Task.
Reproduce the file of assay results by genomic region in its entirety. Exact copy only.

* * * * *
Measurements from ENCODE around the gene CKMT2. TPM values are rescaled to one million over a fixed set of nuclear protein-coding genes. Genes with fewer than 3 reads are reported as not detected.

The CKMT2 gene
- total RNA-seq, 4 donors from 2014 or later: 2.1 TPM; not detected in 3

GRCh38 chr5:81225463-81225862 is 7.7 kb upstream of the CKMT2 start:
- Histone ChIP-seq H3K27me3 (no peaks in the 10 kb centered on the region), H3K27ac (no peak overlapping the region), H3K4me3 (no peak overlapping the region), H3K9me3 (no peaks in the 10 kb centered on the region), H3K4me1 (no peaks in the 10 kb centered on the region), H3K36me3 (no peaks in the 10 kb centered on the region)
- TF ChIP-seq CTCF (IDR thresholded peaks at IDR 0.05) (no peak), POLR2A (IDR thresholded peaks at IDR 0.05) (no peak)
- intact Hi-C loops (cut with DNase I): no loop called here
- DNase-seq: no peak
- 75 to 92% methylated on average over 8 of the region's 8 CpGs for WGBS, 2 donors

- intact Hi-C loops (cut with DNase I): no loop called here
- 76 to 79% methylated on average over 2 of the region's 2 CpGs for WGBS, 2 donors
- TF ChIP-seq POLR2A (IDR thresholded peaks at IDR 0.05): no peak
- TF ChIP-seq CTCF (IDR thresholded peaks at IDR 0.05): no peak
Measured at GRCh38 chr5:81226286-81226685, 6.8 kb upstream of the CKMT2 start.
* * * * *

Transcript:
Measurements from ENCODE around the gene CKMT2. TPM values are rescaled to one million over a fixed set of nuclear protein-coding genes. Genes with fewer than 3 reads are reported as not detected.

The CKMT2 gene
- total RNA-seq, 4 donors from 2014 or later: 2.1 TPM; not detected in 3

GRCh38 chr5:81225463-81225862 is 7.7 kb upstream of the CKMT2 start:
- Histone ChIP-seq H3K27me3 (no peaks in the 10 kb centered on the region), H3K27ac (no peak overlapping the region), H3K4me3 (no peak overlapping the region), H3K9me3 (no peaks in the 10 kb centered on the region), H3K4me1 (no peaks in the 10 kb centered on the region), H3K36me3 (no peaks in the 10 kb centered on the region)
- TF ChIP-seq CTCF (IDR thresholded peaks at IDR 0.05) (no peak), POLR2A (IDR thresholded peaks at IDR 0.05) (no peak)
- intact Hi-C loops (cut with DNase I): no loop called here
- DNase-seq: no peak
- 75 to 92% methylated on average over 8 of the region's 8 CpGs for WGBS, 2 donors

- intact Hi-C loops (cut with DNase I): no loop called here
- 76 to 79% methylated on average over 2 of the region's 2 CpGs for WGBS, 2 donors
- TF ChIP-seq POLR2A (IDR thresholded peaks at IDR 0.05): no peak
- TF ChIP-seq CTCF (IDR thresholded peaks at IDR 0.05): no peak
Measured at GRCh38 chr5:81226286-81226685, 6.8 kb upstream of the CKMT2 start.